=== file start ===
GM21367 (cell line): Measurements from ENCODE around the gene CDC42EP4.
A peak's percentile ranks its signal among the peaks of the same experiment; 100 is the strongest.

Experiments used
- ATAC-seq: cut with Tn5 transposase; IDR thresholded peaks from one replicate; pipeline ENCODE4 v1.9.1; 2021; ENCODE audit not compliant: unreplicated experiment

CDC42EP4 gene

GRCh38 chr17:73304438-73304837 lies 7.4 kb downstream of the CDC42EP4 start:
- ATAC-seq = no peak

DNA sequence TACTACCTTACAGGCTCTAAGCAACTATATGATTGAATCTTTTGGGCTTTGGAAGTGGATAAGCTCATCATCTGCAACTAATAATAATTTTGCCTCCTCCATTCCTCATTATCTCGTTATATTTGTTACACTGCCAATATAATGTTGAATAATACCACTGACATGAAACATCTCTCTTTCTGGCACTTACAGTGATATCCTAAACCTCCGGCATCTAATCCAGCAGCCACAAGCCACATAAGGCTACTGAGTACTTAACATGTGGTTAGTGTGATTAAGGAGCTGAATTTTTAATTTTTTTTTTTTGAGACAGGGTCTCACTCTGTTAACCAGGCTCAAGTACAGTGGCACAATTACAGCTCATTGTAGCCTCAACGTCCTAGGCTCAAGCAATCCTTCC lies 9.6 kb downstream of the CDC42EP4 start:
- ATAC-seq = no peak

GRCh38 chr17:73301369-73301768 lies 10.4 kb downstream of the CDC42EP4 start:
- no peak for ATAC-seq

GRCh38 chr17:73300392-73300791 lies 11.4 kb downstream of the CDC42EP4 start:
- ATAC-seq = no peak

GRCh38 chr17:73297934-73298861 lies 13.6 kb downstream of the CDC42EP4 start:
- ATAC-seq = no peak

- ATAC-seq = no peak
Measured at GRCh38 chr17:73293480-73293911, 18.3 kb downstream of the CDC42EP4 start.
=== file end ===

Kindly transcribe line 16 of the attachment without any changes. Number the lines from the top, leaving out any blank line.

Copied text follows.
- ATAC-seq = no peak